Greetings fellow capsuleers,
For the TLDR bunch: This a proposal for a new mechanic called ‘obsolescence’ which requires ships to undergo a new industrial process called ‘retrofitting’ at least once per year to avoid a stat debuff. Below is an explanation for the ‘why’ such a thing might be worth considering, and also some answers to challenges I see in its implementation.
As I understand it, scarcity was devised, at least in part, to reduce the tendency for major blocs to have thousands of unpackaged capital and super-capital ships sitting in storage, and other, stockpiling related behaviors which affect the in-game market, risk assessment, barriers to entry for certain types of content, and so on. I realize it is a complex topic with far more to be said, but the point of this post is not to enumerate every component of that.
Now we are reaching the end of scarcity and although there are always opinions to be had on every side of a topic, it seems to me if anything, scarcity increased hording tendencies rather than reduced them. There are still people selling sub-cap modules for less than their current production costs and there are still plenty of capital ships in dry storage. Admittedly, due at least partially to scarcity, but likely more so to broader industry changes, capitals are used far more sparingly, but I think most agree that’s not great for the game from a content perspective. I have no axe to grind concerning where we are now or whether or not the changes made were successful, but if we can agree that hoarding in an economy where there are little to no natural limiters to the utility of such a behavior is something we may want to address, then we can move on. Even if we can’t agree there, it might simply be something to add to further deepen the simulation aspects of our cherished game.
If you build 1000 jets and put them in a hangar for 20 years, even if people are still producing the more-or-less the same model of jet 20 years later, the nature of continually evolving production methods and refinement of materials sciences will result in those 20-year-old but otherwise brand-new jets being substantially inferior (in theory), even if no individual component has been enhanced to a degree that it would change its performance relative to other models. Technological relevancy of a production, or a company, or a country for that matter, has always been an arena wherein one has to run as fast as they can to stay in one place. And if we are talking about long term storage, this would only be exacerbated by entropy, or to put it in the simplest relevant terms, the principle that things tend to fall apart of their own accord. In the Eve we live in currently, all technology works exactly as expected and a Caracal built in 2006 is just as effective as one built in 2016. I’m not suggested we create a failure rate for ship systems and modules (even though one might make a good argument for it) but this form of obsolescence could act as a generalized (less catastrophic) proxy for that principle.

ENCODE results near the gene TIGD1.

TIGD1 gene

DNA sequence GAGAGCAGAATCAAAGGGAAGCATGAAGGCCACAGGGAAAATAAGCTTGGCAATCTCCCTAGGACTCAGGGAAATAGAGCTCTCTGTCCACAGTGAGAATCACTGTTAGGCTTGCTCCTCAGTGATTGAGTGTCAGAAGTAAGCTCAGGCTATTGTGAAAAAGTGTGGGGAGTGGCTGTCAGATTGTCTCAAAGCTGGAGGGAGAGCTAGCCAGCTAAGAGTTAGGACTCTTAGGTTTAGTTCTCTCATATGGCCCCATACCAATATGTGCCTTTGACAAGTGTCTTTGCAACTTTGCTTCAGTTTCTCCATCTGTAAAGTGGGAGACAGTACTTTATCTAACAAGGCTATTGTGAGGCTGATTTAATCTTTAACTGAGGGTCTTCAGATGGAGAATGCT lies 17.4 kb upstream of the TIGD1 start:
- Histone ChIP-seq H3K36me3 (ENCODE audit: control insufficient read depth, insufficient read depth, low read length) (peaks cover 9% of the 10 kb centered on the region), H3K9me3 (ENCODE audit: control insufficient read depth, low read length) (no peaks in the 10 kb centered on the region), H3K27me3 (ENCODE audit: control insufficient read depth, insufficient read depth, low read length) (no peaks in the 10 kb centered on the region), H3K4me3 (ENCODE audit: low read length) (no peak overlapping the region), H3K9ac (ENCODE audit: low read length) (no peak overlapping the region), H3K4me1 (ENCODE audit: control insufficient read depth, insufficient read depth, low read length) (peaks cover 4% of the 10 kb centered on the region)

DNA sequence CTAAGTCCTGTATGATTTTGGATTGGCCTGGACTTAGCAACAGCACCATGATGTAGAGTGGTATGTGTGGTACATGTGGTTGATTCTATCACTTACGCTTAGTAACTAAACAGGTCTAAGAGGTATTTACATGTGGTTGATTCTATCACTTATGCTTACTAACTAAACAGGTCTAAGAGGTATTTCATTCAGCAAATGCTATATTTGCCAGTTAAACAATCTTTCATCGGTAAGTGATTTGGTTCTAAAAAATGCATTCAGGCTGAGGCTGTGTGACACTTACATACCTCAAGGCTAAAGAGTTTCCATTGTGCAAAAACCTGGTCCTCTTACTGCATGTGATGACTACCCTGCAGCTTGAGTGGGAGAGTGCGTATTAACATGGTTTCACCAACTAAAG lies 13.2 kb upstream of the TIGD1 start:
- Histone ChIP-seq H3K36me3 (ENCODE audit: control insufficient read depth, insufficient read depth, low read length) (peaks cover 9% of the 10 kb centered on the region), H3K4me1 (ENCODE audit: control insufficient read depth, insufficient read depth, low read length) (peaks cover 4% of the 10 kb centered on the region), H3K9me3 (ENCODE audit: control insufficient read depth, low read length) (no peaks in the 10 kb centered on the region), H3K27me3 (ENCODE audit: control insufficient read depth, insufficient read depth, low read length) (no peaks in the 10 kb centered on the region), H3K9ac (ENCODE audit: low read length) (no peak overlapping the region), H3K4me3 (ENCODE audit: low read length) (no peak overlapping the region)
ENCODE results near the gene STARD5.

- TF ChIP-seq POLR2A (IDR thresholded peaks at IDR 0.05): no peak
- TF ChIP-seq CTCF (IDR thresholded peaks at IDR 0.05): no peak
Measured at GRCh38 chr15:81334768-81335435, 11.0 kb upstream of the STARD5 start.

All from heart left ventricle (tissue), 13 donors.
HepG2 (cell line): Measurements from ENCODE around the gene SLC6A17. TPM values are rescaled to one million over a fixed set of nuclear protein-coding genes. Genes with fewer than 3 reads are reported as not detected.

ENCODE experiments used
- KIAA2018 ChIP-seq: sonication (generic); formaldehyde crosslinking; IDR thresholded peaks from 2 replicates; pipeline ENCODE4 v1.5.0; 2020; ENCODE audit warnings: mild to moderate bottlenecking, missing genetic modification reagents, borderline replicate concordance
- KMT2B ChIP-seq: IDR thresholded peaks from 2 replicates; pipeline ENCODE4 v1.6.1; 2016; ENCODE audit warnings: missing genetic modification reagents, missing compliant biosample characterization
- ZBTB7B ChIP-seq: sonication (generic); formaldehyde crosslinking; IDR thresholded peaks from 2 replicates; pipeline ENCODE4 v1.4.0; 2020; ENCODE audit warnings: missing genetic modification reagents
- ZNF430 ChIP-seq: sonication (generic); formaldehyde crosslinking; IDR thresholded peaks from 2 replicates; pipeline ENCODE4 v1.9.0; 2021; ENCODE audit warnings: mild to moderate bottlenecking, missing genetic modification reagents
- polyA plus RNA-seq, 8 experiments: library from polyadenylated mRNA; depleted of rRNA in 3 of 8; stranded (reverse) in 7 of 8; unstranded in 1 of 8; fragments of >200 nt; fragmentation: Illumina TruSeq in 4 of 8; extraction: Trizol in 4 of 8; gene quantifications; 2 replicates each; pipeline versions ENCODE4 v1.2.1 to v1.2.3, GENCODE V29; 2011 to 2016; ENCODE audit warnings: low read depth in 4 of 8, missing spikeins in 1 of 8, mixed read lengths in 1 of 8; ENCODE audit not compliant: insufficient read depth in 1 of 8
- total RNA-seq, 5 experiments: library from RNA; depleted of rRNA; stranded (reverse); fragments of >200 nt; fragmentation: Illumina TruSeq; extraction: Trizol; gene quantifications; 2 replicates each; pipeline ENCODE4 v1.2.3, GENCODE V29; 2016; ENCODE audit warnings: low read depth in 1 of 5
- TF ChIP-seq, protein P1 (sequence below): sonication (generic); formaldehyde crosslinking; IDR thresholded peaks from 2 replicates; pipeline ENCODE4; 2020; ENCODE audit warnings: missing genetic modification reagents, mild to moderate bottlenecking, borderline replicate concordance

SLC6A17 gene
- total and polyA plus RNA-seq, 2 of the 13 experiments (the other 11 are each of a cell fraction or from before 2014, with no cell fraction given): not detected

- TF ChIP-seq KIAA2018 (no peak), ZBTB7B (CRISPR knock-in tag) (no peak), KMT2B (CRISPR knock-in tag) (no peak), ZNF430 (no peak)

So, let’s create an example to elaborate on what this might look like. If you sit on 1000 Ravens for over a year, they would suffer a debuff to base stats, say 10%, until they were retrofitted. Retrofitting would be an industrial process, and like many of the others we already have would be tied to ship value, perhaps by way of requiring a small fraction of the components used to manufacture the ship. I realize this would prevent unpackaged ships from being considered fungible and thereby stackable, but let’s say once a ship become obsolete it could be stacked with others of the same status. In that case all you would have to track is the number of months a ship had before it’s obsolescence, and those with same number of months left could be stackable with one another, as well. This means there would only need to be a single number associated with the ships service period, which would start at 12 when it was built and decrease by 1 at the first of each month. Retrofitting the ship would simply return the number to 12. It could be that NPC stations will retrofit ships of a particular origin in exchange for ISK. Caldari stations probably couldn’t do Gallente, for example. There would also be a path for industry players to perform a retrofit with the appropriate skills and materials and/or components, and it would, by necessity, cost significantly less than the ISK cost of simply paying the NPC, which would represent the margin that the station makes for providing the service. Like everything else in the game, more advanced ships would require more advances skills and materials to retrofit, but it would still cost only a fraction of what they cost to manufacture.
Importantly, there would need to be a set of ships which would be exempt from this, if not for the sole purpose of retaining an easier environment for newcomers to the game. For example, I don’t see why rookie ships or even a core of t1 frigs would pose a problem if they were unaffected. It doesn’t really make sense that any ship would be exempt, but function must precede form and there are enough elements for new players to learn as it is.
I hope these ideas find you well,